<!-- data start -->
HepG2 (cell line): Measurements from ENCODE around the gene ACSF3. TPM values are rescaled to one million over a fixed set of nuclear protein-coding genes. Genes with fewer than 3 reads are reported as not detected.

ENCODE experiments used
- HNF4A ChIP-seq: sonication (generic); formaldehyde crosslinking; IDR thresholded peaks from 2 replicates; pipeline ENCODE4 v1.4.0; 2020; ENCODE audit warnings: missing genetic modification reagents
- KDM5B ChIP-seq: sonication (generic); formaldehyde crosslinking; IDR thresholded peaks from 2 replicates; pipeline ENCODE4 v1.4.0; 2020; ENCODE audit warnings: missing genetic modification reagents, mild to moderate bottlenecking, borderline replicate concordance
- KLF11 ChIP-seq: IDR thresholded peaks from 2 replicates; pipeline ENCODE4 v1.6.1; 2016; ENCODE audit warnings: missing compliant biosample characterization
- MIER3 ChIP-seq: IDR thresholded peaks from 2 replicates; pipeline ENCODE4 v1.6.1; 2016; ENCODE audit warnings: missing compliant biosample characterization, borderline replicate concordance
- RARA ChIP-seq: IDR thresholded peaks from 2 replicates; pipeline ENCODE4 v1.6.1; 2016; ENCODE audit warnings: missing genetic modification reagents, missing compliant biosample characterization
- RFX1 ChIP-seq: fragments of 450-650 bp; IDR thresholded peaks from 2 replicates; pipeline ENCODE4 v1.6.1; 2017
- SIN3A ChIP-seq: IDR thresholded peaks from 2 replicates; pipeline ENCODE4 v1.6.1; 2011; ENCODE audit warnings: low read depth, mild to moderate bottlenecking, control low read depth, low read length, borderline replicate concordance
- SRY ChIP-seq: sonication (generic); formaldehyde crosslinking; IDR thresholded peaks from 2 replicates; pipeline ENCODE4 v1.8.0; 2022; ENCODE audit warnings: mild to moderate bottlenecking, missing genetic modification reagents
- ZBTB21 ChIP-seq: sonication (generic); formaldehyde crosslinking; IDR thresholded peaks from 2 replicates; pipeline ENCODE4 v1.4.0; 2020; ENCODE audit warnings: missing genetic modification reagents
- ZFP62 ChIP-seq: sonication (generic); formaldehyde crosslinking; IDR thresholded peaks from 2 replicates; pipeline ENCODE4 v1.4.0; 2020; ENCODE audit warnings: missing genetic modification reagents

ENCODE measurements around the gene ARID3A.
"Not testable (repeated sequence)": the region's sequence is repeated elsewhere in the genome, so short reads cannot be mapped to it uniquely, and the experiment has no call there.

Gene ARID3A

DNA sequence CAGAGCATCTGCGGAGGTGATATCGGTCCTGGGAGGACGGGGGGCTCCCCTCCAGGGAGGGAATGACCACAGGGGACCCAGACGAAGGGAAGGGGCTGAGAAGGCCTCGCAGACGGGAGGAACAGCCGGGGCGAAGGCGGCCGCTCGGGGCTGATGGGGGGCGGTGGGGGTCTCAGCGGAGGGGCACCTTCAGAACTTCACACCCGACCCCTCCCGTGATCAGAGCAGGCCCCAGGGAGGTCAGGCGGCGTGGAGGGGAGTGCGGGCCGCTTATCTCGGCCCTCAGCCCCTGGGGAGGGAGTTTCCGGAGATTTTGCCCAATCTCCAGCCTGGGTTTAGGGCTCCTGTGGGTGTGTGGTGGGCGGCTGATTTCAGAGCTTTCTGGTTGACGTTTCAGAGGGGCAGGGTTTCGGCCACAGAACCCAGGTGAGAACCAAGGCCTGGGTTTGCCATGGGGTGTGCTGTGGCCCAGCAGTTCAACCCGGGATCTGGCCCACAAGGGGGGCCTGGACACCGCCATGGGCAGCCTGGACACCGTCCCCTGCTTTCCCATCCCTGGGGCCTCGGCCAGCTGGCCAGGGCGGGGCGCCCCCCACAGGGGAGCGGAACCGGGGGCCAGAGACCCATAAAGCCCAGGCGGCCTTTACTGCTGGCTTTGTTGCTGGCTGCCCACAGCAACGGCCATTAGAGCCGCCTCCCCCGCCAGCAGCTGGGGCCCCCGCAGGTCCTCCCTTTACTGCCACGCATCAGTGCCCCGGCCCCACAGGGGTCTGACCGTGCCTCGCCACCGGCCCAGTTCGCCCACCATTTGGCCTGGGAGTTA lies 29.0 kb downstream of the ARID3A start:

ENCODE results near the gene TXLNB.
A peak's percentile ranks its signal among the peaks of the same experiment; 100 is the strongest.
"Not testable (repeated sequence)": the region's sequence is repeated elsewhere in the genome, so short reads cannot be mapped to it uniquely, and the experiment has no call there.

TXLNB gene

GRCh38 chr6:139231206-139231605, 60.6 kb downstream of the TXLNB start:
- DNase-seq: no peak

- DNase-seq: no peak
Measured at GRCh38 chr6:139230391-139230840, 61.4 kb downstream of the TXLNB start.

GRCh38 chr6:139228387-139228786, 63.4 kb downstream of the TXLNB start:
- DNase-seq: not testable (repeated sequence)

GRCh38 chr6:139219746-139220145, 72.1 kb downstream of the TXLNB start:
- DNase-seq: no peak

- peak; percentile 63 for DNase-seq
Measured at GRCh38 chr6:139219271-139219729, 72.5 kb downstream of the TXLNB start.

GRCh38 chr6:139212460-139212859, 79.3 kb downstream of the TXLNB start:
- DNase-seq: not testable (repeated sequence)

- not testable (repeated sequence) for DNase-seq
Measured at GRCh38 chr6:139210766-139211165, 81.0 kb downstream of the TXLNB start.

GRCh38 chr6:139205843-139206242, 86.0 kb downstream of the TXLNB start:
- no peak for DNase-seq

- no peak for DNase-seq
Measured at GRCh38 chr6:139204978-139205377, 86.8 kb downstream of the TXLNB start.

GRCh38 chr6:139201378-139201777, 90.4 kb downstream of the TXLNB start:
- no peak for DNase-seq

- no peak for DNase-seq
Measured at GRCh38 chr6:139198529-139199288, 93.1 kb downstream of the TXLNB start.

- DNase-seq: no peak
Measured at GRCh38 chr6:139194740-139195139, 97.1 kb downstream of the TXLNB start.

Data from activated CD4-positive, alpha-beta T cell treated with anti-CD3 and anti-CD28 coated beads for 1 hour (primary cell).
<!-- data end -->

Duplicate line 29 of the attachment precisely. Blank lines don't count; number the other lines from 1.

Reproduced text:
- peak; percentile 63 for DNase-seq